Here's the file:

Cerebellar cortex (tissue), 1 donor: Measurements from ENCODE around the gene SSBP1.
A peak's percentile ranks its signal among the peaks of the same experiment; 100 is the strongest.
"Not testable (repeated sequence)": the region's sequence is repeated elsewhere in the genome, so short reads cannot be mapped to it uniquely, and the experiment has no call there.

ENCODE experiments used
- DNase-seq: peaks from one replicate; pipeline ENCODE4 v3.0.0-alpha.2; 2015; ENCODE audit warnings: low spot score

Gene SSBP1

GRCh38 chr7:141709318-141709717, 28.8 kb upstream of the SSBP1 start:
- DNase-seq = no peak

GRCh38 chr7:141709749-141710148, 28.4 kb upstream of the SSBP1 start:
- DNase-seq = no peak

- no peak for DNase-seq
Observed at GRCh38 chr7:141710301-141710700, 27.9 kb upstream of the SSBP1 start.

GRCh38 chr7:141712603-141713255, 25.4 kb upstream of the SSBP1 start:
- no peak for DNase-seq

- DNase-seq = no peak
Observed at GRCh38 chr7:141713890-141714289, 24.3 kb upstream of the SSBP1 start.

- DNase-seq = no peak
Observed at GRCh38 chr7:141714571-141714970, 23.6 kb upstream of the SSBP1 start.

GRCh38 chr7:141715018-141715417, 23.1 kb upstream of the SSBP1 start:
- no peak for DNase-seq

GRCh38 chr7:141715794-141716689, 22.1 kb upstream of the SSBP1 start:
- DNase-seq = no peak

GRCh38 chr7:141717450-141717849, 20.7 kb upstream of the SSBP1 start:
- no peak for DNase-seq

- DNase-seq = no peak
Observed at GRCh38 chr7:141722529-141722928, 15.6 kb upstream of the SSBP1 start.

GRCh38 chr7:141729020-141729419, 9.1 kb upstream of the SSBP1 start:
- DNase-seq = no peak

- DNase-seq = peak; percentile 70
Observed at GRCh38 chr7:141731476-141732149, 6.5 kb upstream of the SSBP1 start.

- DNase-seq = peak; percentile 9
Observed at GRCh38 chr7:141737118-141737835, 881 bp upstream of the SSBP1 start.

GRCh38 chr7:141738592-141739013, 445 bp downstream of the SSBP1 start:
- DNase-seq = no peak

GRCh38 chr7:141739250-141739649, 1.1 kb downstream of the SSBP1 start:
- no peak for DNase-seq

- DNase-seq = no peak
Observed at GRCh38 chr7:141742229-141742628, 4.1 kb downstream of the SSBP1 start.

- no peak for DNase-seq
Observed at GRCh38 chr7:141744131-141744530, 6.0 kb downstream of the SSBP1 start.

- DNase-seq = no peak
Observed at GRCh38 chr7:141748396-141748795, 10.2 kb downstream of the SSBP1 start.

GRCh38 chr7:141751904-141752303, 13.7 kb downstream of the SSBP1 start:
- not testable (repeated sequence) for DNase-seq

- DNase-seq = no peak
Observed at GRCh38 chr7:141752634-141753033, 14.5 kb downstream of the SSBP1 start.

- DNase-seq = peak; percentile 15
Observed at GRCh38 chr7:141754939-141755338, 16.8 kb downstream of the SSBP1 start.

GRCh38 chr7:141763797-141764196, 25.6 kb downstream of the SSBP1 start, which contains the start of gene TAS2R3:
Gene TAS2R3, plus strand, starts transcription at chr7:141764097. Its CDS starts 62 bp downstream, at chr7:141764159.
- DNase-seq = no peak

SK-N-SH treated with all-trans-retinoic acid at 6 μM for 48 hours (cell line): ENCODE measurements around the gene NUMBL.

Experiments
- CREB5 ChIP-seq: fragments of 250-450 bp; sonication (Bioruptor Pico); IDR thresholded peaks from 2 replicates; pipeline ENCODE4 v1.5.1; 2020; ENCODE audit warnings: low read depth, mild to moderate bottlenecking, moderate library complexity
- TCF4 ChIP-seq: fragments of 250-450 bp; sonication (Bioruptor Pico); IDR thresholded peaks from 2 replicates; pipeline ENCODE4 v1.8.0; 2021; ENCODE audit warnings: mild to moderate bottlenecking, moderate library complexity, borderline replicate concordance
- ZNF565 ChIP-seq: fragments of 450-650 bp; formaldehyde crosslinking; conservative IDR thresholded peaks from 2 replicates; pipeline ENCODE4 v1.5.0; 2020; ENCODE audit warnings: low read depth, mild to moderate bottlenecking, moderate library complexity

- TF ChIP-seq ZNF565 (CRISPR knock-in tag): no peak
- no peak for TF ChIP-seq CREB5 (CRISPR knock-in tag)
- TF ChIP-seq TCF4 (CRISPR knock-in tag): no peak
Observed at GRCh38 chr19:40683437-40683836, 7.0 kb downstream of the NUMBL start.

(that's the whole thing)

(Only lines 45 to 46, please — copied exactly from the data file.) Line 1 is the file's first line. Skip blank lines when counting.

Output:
- DNase-seq = no peak
Observed at GRCh38 chr7:141752634-141753033, 14.5 kb downstream of the SSBP1 start.